This striking image of Kuiper shows the crater in a new perspective. This image highlights the crater's smooth impact melt and central peaks . Kuiper, first seen by Mariner 10, is an easily identifiable feature on Mercury's surface due to its bright rays, similar to Hokusai .
This image was acquired as a high-resolution targeted observation. Targeted observations are images of a small area on Mercury's surface at resolutions much higher than the 200-meter/pixel morphology base map. It is not possible to cover all of Mercury's surface at this high resolution, but typically several areas of high scientific interest are imaged in this mode each week.
April 05, 2013
Image Mission Elapsed Time (MET) ( since January 8, 2013 ): 7447880
Image ID: 3823149
Instrument: Narrow Angle Camera (NAC) of the Mercury Dual Imaging System (MDIS)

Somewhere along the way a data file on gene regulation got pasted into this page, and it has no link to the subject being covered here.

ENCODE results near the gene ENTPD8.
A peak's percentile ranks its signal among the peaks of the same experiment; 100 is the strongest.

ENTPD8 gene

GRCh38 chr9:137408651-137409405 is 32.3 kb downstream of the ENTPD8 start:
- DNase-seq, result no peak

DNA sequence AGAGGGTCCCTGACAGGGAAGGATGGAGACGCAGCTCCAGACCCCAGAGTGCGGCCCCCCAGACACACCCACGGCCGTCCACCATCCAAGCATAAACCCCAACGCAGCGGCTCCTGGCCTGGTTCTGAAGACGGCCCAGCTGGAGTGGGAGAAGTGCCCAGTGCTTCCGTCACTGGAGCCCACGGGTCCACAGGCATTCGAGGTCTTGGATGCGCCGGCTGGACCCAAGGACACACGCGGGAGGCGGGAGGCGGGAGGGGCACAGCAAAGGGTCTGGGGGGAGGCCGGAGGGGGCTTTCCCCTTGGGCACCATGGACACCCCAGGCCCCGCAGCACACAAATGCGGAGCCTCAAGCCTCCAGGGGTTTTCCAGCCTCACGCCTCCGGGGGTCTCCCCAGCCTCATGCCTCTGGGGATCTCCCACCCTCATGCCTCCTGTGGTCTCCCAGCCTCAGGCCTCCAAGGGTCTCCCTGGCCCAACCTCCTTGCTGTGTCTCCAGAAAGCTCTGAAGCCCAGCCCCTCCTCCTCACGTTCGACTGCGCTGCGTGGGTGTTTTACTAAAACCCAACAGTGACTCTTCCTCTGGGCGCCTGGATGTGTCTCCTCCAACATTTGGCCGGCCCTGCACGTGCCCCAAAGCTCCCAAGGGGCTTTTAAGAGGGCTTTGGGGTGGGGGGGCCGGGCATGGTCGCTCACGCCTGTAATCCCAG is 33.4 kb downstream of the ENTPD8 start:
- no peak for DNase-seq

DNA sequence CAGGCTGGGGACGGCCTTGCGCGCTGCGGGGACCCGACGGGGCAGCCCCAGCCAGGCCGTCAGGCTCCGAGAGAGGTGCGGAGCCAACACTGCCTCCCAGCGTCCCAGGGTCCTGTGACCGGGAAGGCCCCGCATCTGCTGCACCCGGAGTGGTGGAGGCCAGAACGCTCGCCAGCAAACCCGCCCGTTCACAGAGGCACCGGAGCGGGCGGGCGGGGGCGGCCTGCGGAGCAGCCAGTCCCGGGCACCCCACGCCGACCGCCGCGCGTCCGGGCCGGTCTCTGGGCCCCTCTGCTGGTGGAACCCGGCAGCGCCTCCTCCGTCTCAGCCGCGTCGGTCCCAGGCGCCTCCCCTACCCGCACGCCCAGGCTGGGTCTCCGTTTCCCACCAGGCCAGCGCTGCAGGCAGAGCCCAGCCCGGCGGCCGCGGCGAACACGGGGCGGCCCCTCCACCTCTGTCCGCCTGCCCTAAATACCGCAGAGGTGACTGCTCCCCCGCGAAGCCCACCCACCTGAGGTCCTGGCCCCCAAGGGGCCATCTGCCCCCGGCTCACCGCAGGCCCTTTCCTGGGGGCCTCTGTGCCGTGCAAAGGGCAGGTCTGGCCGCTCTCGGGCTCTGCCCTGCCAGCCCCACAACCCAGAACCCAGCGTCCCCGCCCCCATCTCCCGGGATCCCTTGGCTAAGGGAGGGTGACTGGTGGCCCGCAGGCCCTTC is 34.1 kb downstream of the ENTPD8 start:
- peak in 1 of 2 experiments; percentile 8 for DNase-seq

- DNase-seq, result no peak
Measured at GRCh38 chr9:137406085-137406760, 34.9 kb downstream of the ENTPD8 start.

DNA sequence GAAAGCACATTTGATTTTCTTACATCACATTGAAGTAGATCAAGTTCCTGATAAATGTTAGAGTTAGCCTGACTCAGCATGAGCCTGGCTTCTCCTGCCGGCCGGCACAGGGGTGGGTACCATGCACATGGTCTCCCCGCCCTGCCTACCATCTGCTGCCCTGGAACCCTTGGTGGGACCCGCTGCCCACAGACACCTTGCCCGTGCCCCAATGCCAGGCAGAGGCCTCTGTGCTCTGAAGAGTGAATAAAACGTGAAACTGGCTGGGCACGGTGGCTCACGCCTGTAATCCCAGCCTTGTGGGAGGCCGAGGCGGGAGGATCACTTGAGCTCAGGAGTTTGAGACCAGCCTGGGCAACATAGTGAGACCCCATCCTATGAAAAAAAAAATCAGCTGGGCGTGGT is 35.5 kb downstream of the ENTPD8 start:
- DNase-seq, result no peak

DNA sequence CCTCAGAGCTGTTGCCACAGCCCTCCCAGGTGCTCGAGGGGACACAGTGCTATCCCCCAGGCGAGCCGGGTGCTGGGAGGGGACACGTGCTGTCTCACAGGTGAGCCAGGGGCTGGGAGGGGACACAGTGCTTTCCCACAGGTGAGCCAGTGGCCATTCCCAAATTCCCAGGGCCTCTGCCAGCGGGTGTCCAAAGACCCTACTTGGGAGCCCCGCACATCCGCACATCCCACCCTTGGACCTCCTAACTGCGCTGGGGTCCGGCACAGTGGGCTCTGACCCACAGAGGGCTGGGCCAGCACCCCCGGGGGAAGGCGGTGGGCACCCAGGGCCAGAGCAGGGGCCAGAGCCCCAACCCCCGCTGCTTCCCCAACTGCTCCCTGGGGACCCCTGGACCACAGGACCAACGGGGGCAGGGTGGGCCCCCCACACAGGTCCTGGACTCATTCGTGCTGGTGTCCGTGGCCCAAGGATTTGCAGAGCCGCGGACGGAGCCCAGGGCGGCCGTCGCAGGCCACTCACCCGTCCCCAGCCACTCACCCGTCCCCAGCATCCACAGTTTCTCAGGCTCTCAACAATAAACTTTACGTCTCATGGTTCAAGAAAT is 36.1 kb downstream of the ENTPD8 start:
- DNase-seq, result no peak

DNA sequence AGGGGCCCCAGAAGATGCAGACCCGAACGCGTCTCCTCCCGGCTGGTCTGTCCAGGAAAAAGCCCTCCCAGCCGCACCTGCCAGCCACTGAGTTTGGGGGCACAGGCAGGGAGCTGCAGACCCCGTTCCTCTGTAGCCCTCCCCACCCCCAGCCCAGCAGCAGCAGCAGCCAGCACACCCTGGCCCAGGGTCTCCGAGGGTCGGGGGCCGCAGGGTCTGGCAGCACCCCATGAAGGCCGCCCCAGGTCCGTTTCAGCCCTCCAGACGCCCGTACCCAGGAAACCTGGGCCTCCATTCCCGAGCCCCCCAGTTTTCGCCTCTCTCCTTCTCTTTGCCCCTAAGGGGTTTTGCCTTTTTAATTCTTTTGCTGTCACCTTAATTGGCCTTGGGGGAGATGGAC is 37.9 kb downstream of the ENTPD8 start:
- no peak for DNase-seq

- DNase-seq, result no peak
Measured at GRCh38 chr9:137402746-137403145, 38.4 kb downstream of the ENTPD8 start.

Center Latitude: -12.07°
Center Longitude: 328.9° E
Resolution: 85 meters/pixel
Scale: Kuiper has a diameter of ~62 kilometers (39 miles)
Incidence Angle: 69.2°
Emission Angle: 32.7°
Phase Angle: 102.0°
The MESSENGER spacecraft is the first ever to orbit the planet Mercury, and the spacecraft's seven scientific instruments and radio science investigation are unraveling the history and evolution of the Solar System's innermost planet. MESSENGER acquired over 150,000 images and extensive other data sets. MESSENGER is capable of continuing orbital operations until early 2015.
For information regarding the use of images, see the MESSENGER image use policy .
|Instrument Host||MESSENGER||Mariner 10|
|Host Type||Orbiter||Flyby Spacecraft|
|Instrument||Mercury Dual Imaging System (MDIS)|
|Detector||Narrow Angle Camera (NAC)|
|Extra Keywords||Crater, Grayscale, Impact, Map, Radio|
|Date in Caption||2013-01-08||2013-04-05|
|Image Credit||NASA/Johns Hopkins University Applied Physics Laboratory/Carnegie Institution of Washington|